Report from Mother Earth News Fair, and more to look forward to

<div style=”margin-bottom:5px”> <strong> <a href=”https://www.slideshare.net/SustainableMarketFarming/coldhardy-winter-vegetables-pam-dawling-2013″ title=”Cold-hardy winter vegetables – Pam Dawling 2013″ target=”_blank”>Cold-hardy winter vegetables – Pam Dawling 2013</a> </strong> from <strong><a href=”http://www.slideshare.net/SustainableMarketFarming” target=”_blank”>Pam Dawling</a></strong> </div>

While I was checking SlideShare.net for my slideshows, to re-post my Cold-hardy Winter Vegetables one, I found this lovely one, from Alison and Paul Weidiger, two of my gardening gurus. They farm in Kentucky, which is the same winter-hardiness zone as us (zone 7) and the same latitude (38N).

<div style=”margin-bottom:5px”> <strong> <a href=”https://www.slideshare.net/awiediger/fall-and-winter-production-presentation” title=”Fall And Winter Production” target=”_blank”>Fall And Winter Production</a> </strong> from <strong><a href=”http://www.slideshare.net/awiediger” target=”_blank”>awiediger</a></strong> </div>

Alison and Paul will be presenters at the Virginia Biofarming Conference Jan 31 – Feb 1, 2014 in Richmond, VA at the Doubletree by Hilton HotelThey will give two workshops Growing Cool Season Vegetable Crops in High Tunnels  and  Greenhouse Herb and Transplant Production for Profit. There’s a great line-up of speakers including Mark Cain (another grower I much admire) on Cut Flowers, Harvey Ussery, The Modern Homestead,  the $43,560 Project by Clif Slade and our dear friend  Ira Wallace, of Southern Exposure Seed Exchange on How to Germinate Seeds Year-Round.

Also some speakers I haven’t met before, who sound really good: Successful Management of a Diversified Organic Farm by Stacy Brenner and John Bliss, of Broadturn FarmProfitable Vegetable Farming on 1.5 Acres: BioIntensive Market Garden  by Jean-Martin Fortier, of Les Jardins de la Grelinette, and Ray Archuleta, Conservation Agronomist, NRCS .and several more. See the VABF website for more details.

I left for the Mother Earth News Fair in PA on Thursday, and got home on Monday. It was a huge event! Over 240 workshops at 14 different locations, some indoor stages, some outdoors. Saturday was rainy, Sunday cold. I think it’s the first time I’ve given a presentation while wearing my jacket. but these Fair-goers are a hardy lot. The tent was packed. As well as the presentations, there were almost 400 booths with exhibitors, vendors and demonstrations, and the large MEN Bookstore, where I did book-signing on Sunday after my presentation.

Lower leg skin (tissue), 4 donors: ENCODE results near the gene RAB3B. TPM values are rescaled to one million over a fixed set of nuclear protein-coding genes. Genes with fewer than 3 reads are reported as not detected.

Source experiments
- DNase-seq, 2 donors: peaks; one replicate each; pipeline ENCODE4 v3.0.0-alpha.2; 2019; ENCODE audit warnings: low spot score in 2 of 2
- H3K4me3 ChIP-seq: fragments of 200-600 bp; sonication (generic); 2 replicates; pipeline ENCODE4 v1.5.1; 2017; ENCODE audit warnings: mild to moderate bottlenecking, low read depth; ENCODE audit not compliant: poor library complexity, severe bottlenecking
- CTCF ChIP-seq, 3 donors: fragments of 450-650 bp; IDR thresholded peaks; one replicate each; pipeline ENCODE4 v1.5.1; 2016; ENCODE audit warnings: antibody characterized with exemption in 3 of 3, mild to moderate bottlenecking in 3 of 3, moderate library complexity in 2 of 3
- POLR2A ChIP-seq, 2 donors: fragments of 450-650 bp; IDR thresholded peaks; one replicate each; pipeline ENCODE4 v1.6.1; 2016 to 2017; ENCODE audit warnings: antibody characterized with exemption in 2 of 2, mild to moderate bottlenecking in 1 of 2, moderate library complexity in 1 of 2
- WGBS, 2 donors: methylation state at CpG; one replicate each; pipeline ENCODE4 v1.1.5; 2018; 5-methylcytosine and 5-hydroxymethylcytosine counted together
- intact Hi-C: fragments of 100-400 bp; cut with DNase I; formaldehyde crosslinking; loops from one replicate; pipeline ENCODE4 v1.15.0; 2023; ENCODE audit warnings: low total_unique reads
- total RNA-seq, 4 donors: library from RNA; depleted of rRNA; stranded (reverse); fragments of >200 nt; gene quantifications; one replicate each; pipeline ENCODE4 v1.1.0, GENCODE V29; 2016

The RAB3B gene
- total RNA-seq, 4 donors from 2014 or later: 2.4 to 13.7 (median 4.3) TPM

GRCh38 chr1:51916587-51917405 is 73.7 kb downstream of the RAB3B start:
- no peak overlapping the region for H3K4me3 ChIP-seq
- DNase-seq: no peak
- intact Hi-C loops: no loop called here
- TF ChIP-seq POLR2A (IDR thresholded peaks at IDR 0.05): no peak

Here’s a lovely piece of feedback I got: “I thought your presentation was excellent – best I went to. – you seem to really love your vocation and your information was all practical with no trite filler (like some). Well done.”

I also (at last, after a few years of emailing), had the pleasure of meeting my editor, Ingrid Witvoet, and my marketing person, Sara Reeves, from New Society Publishers. At the NSP authors’ reception, I got the chance to talk with other writers, comparing our experiences.

I joined the MEN Blog Squad at a lunch meeting, and signed up to also blog for them. Don’t worry, I won’t close this one down any time soon.

I hope to go to the Asheville, NC MEN Fair April 12-13 2014. I might need a new slideshow – so many of mine are intended for winter and fall conference audiences.

And now, back at home, fixing irrigation systems, sowing seeds for winter hoophouse crops and unpacking my cold weather clothes. there has been a decided shift in temperature in the past few weeks. Fall is beautiful here.

Fall spiderweb photo from Ezra's blog ObserVA
Fall spiderweb photo from Ezra’s blog ObserVA

On the radio

The hoophouse winter crops are an important part of feeding ourselves year-round
The hoophouse winter crops are an important part of feeding ourselves year-round

What pictures can I give you of a radio interview? On NPR they always say the pictures are better on the radio, so you might have to use your imaginations.

A while back I was interviewed by Patricia Stansbury (also known as Sunny Gardener) of Lightly on the Ground Radio, Here’s Sunny Gardener’s description of her program:

“Lightly on the Ground is how we travel when go consciously. It’s how we dance when we really dance. The wealth of information gathered while living this life becomes wisdom only if used and shared. Lightly on the Ground Radio is a way to use and share life’s wisdom by casting light into shadowed corners of our culture. The show emphasizes how our daily choices affect how we live and how others on this tiny planet live.  The advice to “live simply that others might simply live” informs life daily as long as some semblance of consciousness is maintained. This requires looking at local issues as part of a larger picture. Our daily choices in food, clothing, activities, transportation, childbearing, values, and association make up a fabric that can either be shabby and worn to bits or woven tightly and mended when needed.  Lightly on the Ground Radio imparts information through news reporting and story telling, conversations with those who know the subject; and commentary to bring personal perspectives on issues and events.”

Lightly on the Ground is a program on Richmond’s Independent Radio WRIR. 

I talked about How to Feed 100 People Year ‘round from the Garden, and about my book Sustainable Market Farming “which addresses the topic splendidly” as Sunny Gardener wrote.  You can listen to the podcast of my interview herehttp://www.radio4all.net/index.php/program/69076 

 Radio4All.net